attacks. Originally focused on high-level algorithmic descriptions,

these works increasingly focus on concrete implementations. While

lowering the abstraction level leads to new fault attacks, it also

makes their discovery significantly more challenging. In order to face

this trend, it is therefore desirable to develop principled,

tool-supported approaches that allow a systematic analysis of the

security of cryptographic implementations against fault attacks.

We propose, implement, and evaluate a new approach for finding fault

attacks against cryptographic implementations. Our approach is based

on identifying implementation-independent mathematical properties we

call fault conditions. We choose them so that it is possible to

recover secret data purely by computing on sufficiently many data

points that satisfy a fault condition. Fault conditions capture the

essence of a large number of attacks from the literature, including

lattice-based attacks on RSA. Moreover, they provide a basis for

discovering automatically new attacks: using fault conditions, we

specify the problem of finding faulted implementations as a program

synthesis problem. Using a specialized form of program synthesis, we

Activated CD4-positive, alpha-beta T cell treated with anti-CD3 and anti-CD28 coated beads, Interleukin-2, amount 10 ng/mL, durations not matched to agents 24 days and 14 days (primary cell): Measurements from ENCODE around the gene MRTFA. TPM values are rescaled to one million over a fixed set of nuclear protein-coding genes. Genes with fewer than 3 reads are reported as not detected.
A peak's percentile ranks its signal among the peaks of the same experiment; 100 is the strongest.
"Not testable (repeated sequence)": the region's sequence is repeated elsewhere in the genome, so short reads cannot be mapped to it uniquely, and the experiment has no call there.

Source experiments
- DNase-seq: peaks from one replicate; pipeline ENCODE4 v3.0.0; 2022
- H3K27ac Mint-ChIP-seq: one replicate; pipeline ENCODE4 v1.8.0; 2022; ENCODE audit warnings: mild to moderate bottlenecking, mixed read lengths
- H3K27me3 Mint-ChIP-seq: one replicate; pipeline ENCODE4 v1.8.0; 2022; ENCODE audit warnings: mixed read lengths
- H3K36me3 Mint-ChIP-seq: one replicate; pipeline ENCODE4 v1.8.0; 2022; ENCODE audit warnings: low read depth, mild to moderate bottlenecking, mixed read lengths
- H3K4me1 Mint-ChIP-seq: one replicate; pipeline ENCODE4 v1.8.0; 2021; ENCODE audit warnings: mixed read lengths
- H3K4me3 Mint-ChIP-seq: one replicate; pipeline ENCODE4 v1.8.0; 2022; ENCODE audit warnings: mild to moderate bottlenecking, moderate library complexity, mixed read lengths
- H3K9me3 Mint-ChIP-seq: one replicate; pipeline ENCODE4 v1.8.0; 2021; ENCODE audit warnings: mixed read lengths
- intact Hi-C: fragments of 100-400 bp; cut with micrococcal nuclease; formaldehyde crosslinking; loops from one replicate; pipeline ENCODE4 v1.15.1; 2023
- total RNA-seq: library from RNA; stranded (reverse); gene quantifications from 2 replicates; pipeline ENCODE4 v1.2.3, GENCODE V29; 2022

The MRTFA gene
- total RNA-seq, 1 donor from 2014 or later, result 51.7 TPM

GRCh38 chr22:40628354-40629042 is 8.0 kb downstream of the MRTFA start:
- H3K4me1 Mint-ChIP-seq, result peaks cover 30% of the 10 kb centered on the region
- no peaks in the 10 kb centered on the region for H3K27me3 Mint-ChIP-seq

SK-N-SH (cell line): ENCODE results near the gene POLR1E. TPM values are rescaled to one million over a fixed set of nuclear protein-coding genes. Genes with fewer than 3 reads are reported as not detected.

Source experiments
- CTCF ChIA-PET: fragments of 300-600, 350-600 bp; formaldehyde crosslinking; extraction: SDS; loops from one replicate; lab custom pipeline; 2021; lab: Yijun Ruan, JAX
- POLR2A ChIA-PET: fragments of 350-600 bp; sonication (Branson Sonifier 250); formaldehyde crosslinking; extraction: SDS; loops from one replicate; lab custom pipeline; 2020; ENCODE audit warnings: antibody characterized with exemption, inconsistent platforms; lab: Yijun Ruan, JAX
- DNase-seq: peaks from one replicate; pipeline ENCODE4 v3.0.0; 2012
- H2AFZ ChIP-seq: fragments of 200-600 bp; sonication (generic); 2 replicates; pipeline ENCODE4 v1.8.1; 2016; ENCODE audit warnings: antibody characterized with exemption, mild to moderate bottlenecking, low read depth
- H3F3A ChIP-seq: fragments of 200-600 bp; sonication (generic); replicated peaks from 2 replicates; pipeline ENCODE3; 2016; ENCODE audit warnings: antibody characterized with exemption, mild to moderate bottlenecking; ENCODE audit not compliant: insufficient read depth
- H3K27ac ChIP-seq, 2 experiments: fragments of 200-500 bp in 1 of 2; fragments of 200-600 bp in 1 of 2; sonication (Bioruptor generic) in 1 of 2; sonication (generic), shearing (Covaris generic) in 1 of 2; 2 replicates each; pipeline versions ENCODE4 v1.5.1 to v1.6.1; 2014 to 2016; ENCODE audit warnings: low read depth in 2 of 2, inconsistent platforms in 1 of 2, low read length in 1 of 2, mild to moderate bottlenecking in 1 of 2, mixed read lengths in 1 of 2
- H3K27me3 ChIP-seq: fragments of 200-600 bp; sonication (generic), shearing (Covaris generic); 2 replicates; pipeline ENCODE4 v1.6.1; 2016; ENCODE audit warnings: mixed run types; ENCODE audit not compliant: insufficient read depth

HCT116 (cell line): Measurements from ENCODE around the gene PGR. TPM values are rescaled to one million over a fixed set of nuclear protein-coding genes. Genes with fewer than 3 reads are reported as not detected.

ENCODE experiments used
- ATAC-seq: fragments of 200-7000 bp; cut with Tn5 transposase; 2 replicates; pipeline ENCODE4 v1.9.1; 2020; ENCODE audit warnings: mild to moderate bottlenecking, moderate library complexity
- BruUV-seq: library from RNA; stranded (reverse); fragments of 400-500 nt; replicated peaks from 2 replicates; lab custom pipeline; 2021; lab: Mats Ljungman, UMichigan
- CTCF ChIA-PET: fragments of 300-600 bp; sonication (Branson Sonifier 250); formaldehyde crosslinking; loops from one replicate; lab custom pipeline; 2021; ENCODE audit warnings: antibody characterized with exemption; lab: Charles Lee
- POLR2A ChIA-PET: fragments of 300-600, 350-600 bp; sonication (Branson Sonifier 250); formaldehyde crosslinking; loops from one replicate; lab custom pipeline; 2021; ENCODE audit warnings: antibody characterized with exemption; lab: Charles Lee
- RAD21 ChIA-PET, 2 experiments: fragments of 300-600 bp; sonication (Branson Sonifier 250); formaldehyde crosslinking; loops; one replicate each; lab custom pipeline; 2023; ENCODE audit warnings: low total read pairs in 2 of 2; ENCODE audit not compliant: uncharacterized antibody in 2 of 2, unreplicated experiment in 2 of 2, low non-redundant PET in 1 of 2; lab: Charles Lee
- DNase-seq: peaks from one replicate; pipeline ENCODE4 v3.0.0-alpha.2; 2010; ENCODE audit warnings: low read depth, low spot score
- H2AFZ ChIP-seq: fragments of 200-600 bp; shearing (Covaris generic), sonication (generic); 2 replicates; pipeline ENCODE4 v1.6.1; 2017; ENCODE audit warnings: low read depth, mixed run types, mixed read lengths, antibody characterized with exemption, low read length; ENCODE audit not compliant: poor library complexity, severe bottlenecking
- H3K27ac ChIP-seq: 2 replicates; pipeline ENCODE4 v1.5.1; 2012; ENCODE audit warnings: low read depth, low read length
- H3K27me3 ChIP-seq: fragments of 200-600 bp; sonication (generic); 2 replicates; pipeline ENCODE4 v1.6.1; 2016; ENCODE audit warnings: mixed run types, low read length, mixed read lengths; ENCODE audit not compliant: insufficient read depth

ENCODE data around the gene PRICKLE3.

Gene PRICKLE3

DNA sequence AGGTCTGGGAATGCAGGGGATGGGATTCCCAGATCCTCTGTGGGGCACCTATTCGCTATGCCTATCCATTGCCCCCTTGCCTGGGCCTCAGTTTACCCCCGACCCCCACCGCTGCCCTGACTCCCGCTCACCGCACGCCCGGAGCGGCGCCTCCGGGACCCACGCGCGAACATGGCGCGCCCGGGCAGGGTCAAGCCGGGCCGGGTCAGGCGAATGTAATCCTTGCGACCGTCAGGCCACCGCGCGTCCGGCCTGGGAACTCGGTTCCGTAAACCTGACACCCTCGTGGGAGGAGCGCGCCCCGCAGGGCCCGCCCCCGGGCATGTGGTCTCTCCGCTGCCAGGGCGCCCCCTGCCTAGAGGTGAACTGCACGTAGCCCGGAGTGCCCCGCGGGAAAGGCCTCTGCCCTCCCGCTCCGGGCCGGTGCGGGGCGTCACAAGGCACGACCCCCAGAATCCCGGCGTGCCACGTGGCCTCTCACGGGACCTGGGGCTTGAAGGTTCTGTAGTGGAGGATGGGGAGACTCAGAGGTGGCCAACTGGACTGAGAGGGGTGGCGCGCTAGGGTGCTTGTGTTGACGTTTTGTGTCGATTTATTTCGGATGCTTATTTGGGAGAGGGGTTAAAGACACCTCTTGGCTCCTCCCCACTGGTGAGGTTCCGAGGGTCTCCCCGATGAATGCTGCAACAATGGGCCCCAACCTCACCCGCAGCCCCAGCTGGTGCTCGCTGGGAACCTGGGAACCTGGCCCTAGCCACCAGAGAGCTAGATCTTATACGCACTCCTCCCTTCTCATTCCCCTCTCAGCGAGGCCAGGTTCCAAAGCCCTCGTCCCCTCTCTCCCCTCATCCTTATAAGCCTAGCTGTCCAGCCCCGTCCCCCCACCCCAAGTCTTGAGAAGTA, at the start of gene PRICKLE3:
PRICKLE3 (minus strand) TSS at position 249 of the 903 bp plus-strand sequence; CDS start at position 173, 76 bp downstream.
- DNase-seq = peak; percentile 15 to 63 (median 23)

discover multiple faulted implementations on RSA and ECDSA that

realize the fault conditions, and hence lead to fault attacks. Several

of the attacks found by our tool are new, and of independent interest.

In a seminal work at EUROCRYPT \'96, Coppersmith showed how to find

all small roots of a univariate polynomial congruence in polynomial

time: this has found many applications in public-key cryptanalysis

and in a few security proofs. However, the running time of the

algorithm is a high-degree polynomial, which limits experiments: the

bottleneck is an LLL reduction of a high-dimensional matrix with

extra-large coefficients. We present in this paper the first

significant speedups over Coppersmith\'s algorithm. The first

speedup is based on a special property of the matrices used by

Coppersmith\'s algorithm, which allows us to provably speed up the

LLL reduction by rounding, and which can also be used to improve

the complexity analysis of Coppersmith\'s original algorithm.